Miami fans are loving Mark Richt after this 10-3 breakout season, but soon they’ll want more.
Georgia fans did, even though Richt ripped off double-digit wins one season after another there while building an overall .740 winning percentage.
Now that the Bulldogs are in the national championship game with Kirby Smart, many fans are probably wishing they had made the switch sooner.
That’s not fair to Richt, who won more games as Georgia’s coach than anyone except Vince Dooley, the 1980 national championship coach who ran the show there for a quarter century. This is how the business works, however, and this may be why a guy like Richt gets so wound up during the Orange Bowl the other night that he grabs the arm of an official and draws a flag.
Nine times at Georgia Richt won 10 games or better, and it he would have had another if he wasn’t fired at 9-3 in 2015 just before a Gator Bowl win over Penn State. By the numbers, he should still be there, but the administration got tired of boosters grumbling about SEC titles that didn’t materialize and quarterbacks that didn’t develop and playcalling that didn’t crack the code against Alabama and Florida and other SEC irritants.
The job that is ahead of Richt now is to push past the wave of excitement that marks his second season at Miami and into a series of moves so dependable and signings so right that Clemson won’t be able to stand in the way, or FSU, or anybody else.
It was his second season that rang the bell at Georgia in 2002, too. The Bulldogs were 13-1 with a Sugar Bowl win over FSU that year, convincing the faithful, as Miami fans are convinced now, that the right coach finally was at the right place at the right time.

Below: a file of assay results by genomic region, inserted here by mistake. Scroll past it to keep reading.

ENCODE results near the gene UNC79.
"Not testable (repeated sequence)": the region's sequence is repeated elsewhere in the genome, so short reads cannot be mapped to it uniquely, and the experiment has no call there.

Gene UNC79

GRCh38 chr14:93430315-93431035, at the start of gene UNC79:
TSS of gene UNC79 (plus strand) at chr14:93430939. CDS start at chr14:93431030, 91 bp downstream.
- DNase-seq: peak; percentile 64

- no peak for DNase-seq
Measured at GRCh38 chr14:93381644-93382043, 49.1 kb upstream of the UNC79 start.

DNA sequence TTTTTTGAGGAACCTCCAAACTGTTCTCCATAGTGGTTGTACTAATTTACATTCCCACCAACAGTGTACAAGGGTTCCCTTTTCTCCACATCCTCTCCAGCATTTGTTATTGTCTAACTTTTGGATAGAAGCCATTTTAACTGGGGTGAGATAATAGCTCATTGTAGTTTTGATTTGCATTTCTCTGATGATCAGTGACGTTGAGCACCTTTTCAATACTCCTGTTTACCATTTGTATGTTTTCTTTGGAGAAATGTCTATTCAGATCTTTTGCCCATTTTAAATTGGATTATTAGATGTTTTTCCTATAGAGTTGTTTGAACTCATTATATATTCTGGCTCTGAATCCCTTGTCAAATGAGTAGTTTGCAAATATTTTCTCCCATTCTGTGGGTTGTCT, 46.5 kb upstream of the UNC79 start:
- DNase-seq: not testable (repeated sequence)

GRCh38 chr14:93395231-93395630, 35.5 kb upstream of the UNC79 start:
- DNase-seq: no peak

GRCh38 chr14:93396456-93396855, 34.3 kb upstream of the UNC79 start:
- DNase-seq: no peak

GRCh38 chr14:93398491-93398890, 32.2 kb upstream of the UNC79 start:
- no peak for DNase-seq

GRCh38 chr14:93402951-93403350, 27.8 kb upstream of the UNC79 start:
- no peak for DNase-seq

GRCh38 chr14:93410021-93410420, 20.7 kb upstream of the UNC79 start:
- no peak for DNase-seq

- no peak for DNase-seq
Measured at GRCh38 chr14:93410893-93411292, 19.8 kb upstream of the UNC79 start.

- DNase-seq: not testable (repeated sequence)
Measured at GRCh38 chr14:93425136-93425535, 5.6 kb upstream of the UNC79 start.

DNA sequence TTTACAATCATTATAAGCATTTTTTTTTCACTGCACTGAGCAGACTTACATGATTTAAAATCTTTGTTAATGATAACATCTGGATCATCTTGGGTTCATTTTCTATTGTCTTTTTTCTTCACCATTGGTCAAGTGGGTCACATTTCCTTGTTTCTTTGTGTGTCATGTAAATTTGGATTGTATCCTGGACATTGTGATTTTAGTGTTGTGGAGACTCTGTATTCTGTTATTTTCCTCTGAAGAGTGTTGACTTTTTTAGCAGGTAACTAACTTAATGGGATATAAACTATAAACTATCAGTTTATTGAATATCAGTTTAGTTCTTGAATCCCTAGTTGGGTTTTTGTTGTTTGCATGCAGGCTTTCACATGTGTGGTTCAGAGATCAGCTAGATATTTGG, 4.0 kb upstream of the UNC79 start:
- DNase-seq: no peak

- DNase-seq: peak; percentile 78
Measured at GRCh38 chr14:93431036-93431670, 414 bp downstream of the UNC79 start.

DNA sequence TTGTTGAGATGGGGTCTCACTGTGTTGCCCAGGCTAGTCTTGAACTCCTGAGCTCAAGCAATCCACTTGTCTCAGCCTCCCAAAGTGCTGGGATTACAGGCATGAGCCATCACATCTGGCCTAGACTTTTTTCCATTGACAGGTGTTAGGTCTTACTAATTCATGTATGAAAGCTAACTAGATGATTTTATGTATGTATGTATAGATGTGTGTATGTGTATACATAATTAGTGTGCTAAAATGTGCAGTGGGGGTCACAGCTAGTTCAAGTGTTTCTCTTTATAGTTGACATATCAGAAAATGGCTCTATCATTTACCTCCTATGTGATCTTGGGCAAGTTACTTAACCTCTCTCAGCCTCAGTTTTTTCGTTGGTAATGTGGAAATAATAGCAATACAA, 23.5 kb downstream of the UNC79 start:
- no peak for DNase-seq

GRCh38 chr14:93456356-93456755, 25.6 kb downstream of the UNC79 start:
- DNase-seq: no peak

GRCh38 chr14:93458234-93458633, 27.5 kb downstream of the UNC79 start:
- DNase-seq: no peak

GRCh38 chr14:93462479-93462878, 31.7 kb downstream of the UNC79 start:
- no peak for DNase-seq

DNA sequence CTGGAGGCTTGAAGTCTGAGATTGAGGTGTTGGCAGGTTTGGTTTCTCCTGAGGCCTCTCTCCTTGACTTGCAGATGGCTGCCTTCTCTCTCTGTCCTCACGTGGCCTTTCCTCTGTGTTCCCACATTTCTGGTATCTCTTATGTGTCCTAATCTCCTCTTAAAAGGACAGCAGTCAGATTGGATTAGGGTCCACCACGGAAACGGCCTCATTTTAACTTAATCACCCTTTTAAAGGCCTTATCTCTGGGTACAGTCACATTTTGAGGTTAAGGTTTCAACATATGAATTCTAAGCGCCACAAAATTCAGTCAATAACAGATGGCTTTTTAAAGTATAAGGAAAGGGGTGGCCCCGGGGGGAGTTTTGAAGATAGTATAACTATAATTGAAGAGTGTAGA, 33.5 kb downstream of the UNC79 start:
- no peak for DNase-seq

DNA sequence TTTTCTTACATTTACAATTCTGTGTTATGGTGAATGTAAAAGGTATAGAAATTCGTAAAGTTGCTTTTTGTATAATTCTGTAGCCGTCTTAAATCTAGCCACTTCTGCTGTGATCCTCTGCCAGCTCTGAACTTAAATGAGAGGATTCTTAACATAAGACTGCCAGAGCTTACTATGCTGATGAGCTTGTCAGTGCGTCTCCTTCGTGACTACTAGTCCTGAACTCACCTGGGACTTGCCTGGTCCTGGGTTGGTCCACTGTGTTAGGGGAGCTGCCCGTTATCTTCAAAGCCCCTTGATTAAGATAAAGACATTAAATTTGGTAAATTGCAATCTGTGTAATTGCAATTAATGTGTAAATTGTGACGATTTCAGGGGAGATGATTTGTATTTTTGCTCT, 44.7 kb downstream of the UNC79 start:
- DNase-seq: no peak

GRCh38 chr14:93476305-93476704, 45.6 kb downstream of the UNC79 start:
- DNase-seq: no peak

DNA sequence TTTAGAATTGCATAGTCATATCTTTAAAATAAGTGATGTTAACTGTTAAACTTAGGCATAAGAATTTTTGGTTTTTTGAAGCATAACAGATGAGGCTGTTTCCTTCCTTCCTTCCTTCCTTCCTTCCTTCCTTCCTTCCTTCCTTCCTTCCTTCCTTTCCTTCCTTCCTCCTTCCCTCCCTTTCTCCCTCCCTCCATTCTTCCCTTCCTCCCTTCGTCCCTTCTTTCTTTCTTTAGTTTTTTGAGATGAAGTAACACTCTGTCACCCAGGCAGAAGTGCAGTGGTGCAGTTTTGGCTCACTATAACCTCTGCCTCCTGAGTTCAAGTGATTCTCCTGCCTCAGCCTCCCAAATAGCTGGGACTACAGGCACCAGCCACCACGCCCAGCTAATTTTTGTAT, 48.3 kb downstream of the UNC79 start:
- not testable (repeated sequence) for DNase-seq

It was great, all right, but it didn’t get greater, and the national title opportunity that Smart has now did not come to be. It happens like this, the feeling that 10-3 over and over is some kind of a drag. If that doesn’t seem possible at Miami right now, think of how Larry Coker started out 35-3 as the Hurricanes coach but began to lose momentum with a couple of 9-3 seasons and soon, after just six years, was gone.
Oh, I know that Coker and Richt are not the same guy, that Coker inherited a championship-caliber roster and didn’t have the same legwork to do at first, but the point is this. Miami had a coach with an .800 career winning percentage and a national title but he wasn’t enough to satisfy anybody for long.
So you look at the Hurricanes’ 2018 season opener, a Labor Day weekend showcase against LSU at Jerry’s World in Texas, and it’s like Richt has something to prove again. A loss by Miami would be the fourth in a row. A win and the Hurricanes are only getting started, with anything less than another trip to Charlotte and the ACC title game to be viewed as a step back.
It’s the pressure that every elite coach at every major program accepts, and Richt means to be in the middle of it, too.
My hope is that his alma mater will be a little more forgiving than most if everything doesn’t go perfectly. That’s because nothing goes perfectly in college football, not when a team like Auburn can upset a couple of No. 1 teams and come off looking like a dog at season’s end with a 10-4 record and a bowl loss to UCF. Not when UCF can have its best season ever and forfeit a head coach in the process.
Good luck keeping it going, Mark, and keeping it together, too. All things considered, that one sideline meltdown in the Wisconsin game was probably a long time coming.
What he had this season wasn’t much different than Jim McElwain’s introduction at Florida, an exciting 10-1 start and a rapid return to the Top 10 after years of wandering, followed by three lopsided losses in a row to FSU, Alabama and Michigan.
Nobody wants to hear that, but it’s so.